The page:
In keeping with the fact that the company’s sandwiches now are made to have only a 3-5-day shelf life, Honey Farms, which has 33 locations in Massachusetts and one in New Hampshire, recently revised its packaging to a single step, eliminating the MAP process.

“Now our products are in clear containers so that all of the product can be seen,” Campbell said. “We have also upgraded our labeling to promote a fresher look and high-end product quality.”

Campbell noted that smaller subs and rolls in the company’s proprietary Beantown line are wrapped in cello to best display them at retail. Wedge sandwiches are packaged in triangular containers. Most of the other subs are packaged in plastic, tamper-evident showcase containers with a 360-degree seal.

“The seal not only prevents the packaging from being opened and the product compromised, it also helps maintain the integrity and shelf-life of the product,” she added.

FPI’s Dyer acknowledged that tamper-evident packaging is one of the biggest issues grab-and-go foodservice providers face today. It’s an important component whether the foods are prepared in stores, in a proprietary commissary or come from an outside supplier.

Campbell explained that Honey Farms worked with its supplier Garber Brothers to develop packaging options that would make freshness and safety paramount considerations.

“When developing a new product, we always consider packaging as part of the process and spec out the packaging to new vendors,” Campbell said.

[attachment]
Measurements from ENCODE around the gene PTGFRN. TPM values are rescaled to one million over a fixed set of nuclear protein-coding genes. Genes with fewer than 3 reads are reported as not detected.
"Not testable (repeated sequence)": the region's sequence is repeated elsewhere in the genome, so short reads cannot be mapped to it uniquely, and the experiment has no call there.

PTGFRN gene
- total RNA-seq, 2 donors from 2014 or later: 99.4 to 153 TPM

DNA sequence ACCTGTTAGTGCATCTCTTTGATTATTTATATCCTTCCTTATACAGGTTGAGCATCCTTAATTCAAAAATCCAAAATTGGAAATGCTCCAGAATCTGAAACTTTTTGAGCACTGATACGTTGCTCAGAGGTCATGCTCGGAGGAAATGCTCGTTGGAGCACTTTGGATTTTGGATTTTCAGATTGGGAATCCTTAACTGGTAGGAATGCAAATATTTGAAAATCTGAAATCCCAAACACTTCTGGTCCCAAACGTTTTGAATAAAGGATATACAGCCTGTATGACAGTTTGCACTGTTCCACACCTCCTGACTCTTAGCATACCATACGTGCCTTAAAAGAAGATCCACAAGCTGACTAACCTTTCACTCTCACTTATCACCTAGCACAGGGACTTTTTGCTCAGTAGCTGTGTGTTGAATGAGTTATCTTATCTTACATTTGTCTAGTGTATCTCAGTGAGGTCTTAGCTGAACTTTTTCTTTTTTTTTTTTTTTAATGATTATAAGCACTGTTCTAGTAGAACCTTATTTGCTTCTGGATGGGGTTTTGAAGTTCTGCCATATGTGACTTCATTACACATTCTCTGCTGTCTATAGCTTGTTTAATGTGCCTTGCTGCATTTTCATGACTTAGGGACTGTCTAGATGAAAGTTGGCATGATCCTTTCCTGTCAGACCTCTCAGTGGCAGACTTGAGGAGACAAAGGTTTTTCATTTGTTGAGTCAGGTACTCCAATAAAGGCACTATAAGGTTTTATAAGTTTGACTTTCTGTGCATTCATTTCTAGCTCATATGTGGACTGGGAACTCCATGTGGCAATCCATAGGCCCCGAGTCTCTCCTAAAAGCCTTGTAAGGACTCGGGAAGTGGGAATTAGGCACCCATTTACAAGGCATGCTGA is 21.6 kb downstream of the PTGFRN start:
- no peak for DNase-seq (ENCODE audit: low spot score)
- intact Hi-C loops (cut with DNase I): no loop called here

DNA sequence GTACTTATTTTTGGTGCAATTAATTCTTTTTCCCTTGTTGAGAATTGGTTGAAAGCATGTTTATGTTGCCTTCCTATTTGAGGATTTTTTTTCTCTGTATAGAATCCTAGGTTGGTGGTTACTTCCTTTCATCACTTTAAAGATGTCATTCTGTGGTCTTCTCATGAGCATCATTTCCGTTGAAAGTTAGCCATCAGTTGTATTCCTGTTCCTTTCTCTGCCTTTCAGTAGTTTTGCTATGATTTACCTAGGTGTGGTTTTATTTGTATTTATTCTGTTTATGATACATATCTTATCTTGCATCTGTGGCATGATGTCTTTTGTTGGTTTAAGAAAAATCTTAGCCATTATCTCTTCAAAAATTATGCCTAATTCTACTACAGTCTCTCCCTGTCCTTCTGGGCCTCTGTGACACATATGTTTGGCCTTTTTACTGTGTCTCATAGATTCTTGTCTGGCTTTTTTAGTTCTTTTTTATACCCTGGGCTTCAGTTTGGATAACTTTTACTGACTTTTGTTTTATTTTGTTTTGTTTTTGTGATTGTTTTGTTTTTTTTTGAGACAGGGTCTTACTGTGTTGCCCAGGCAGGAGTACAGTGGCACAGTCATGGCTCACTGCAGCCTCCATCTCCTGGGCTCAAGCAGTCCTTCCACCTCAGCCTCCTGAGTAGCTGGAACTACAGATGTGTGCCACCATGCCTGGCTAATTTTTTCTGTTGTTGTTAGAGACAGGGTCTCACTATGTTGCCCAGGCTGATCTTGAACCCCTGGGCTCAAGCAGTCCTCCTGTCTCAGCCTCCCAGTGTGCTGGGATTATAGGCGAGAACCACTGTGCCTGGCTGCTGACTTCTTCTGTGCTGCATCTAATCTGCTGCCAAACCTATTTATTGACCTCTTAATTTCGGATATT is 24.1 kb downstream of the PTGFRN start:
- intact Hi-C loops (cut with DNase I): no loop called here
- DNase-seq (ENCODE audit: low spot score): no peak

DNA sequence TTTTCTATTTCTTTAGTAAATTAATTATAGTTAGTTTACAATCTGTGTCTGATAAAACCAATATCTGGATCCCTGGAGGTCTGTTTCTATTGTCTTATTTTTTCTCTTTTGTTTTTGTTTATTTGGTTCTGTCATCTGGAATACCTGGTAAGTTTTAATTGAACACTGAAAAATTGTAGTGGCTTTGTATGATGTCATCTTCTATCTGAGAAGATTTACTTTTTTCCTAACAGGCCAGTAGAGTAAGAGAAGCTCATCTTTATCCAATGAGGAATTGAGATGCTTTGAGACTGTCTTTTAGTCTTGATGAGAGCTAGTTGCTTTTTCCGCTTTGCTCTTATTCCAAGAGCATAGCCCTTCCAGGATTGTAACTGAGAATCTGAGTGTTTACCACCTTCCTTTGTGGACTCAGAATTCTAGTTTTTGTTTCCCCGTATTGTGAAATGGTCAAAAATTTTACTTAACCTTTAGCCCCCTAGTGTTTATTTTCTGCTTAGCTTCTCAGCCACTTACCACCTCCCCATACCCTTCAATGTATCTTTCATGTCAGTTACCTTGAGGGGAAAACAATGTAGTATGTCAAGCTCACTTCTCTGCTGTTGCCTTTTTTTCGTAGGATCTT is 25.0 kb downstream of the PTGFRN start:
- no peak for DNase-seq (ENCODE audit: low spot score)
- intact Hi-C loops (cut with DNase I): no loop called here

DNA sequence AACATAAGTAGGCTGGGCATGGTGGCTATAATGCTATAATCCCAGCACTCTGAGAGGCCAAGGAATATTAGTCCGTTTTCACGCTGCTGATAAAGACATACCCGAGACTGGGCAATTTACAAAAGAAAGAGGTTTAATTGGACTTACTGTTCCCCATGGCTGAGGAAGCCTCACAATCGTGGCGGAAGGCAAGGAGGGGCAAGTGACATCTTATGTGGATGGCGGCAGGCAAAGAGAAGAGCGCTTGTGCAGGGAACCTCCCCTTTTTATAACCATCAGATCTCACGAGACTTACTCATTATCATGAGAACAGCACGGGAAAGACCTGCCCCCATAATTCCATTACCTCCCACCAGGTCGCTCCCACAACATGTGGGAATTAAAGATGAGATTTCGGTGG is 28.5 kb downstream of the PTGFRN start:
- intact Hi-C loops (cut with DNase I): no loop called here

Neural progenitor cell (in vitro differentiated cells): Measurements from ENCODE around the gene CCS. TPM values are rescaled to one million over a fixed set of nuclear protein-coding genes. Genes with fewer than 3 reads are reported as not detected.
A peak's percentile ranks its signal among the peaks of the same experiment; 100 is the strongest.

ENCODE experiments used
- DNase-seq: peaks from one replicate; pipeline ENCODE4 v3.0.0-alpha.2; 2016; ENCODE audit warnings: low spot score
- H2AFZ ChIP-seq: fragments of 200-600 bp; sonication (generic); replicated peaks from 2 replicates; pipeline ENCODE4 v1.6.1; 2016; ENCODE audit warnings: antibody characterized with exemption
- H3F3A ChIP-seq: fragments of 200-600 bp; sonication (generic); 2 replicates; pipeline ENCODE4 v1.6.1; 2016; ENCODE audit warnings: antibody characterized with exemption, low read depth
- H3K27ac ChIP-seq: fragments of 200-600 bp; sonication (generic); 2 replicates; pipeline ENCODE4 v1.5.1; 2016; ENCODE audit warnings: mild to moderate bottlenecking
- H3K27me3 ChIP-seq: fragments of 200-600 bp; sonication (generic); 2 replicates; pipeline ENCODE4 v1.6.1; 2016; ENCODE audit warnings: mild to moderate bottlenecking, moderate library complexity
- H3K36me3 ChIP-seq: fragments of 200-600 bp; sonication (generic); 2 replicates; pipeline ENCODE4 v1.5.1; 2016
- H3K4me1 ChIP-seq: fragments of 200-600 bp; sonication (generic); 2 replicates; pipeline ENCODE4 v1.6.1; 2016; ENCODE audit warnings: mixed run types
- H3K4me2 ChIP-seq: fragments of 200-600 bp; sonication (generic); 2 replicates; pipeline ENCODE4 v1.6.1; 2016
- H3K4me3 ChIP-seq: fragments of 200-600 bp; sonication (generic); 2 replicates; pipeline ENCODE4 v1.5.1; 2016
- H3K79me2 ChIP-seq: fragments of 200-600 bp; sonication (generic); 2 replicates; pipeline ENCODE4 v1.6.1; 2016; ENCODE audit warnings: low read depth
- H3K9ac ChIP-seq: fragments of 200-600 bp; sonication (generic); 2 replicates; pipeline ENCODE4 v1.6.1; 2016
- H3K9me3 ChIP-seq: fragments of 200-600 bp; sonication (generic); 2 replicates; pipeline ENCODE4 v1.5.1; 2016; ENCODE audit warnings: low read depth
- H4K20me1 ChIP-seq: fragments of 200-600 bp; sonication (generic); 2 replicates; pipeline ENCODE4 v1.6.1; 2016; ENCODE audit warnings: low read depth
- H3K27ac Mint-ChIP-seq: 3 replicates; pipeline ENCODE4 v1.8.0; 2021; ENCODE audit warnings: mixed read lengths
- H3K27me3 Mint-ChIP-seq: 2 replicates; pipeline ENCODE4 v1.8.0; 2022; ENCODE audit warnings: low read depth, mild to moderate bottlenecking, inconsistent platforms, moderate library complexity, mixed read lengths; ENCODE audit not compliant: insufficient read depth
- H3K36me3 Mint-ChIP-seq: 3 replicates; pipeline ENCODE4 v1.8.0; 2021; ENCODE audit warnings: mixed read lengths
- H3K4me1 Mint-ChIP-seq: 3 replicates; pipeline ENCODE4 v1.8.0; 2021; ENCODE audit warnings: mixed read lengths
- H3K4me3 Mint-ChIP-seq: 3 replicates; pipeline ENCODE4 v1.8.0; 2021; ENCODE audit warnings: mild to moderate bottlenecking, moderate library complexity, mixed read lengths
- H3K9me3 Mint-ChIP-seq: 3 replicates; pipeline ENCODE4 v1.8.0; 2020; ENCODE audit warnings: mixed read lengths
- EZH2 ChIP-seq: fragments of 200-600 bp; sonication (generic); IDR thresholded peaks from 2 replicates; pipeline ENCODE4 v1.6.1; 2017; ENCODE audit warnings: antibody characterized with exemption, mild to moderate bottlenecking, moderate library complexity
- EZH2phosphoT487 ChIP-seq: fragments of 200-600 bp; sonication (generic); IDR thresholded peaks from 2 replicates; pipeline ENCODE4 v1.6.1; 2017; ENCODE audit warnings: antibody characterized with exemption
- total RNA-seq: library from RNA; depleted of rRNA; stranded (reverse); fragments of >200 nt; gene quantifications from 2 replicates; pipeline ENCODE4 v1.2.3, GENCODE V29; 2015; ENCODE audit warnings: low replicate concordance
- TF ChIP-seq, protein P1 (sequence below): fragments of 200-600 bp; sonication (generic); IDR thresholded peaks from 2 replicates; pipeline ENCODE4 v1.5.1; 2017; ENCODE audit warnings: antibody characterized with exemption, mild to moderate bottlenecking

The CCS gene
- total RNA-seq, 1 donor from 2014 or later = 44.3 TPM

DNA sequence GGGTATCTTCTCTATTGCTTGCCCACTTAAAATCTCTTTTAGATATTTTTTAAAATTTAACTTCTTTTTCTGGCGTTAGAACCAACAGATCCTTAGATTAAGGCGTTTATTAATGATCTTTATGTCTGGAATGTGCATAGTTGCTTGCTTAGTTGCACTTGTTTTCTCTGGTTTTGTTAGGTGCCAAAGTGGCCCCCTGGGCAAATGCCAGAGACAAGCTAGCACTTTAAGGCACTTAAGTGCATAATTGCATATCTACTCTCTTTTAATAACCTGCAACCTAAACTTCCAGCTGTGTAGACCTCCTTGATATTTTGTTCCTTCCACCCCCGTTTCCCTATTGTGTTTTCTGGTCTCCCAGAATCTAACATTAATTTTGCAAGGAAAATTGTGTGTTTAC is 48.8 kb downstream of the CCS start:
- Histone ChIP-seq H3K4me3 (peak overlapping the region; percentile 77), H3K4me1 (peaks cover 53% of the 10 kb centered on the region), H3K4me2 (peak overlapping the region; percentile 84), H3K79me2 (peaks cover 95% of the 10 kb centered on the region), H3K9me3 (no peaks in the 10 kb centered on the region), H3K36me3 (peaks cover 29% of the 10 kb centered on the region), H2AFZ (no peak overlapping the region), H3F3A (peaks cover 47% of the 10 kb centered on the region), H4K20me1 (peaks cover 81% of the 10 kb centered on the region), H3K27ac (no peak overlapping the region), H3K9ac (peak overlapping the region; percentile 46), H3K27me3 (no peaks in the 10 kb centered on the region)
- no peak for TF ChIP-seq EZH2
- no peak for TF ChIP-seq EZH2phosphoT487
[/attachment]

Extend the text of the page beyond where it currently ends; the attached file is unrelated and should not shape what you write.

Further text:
Kent Kwik Convenience Stores, with 42 locations in Texas, New Mexico and Oklahoma, packages its proprietary Kwik Eats Express sub sandwiches made fresh in its kitchen with 12-by-12-inch cello wrap that is heat sealed.

“Not all cello wrap can be heat sealed; we’ve tried a lot of them and melted more than a few,” said Stormy Williams, the company’s director of operations-foodservice division.
“This wrap is unique because it can go from hot to cold, from freezer to cooler to hot box without changing color, getting brittle or melting,” said Williams.

Wedge sandwiches are packaged in containers with a safety seal. The company switched to the safety seal packaging about three or four years ago.

“We’ll do anything to make people who don’t really know us to feel more comfortable buying food here,” said Williams.

Packaging Provides Information
Packaging will play a central—and in some cases, active—role as the produce industry moves forward with its food safety efforts, said Jim Gorny, vice president of food safety and technology for the Newark, Del.-based Produce Marketing Association.
Packaging does a lot more than hold product: it conveys information, he said.

“When you pick up a head of lettuce or (an) apple, you don’t know what brand it is, but with more packaging, you can see traceability down to the package label,” said Gorny.
In the future, food packaging innovations will extend even further.

“I think you’re going to see a lot more time-temperature indicators—basically, sensor technology through nanotechnologies that are becoming readily accessible,” Gorny added.

Smart Packaging
In the March 22 issue of “The Packer,” a publication for the produce industry, Jim Gorny, vice president of food safety and technology for the Newark, Del.-based Produce Marketing Association, explains that “smart packaging is on the near horizon.”

He explained that the packaging will have sensors that turn the label a different color when they detect a certain gas or aroma indicating the presence of salmonella.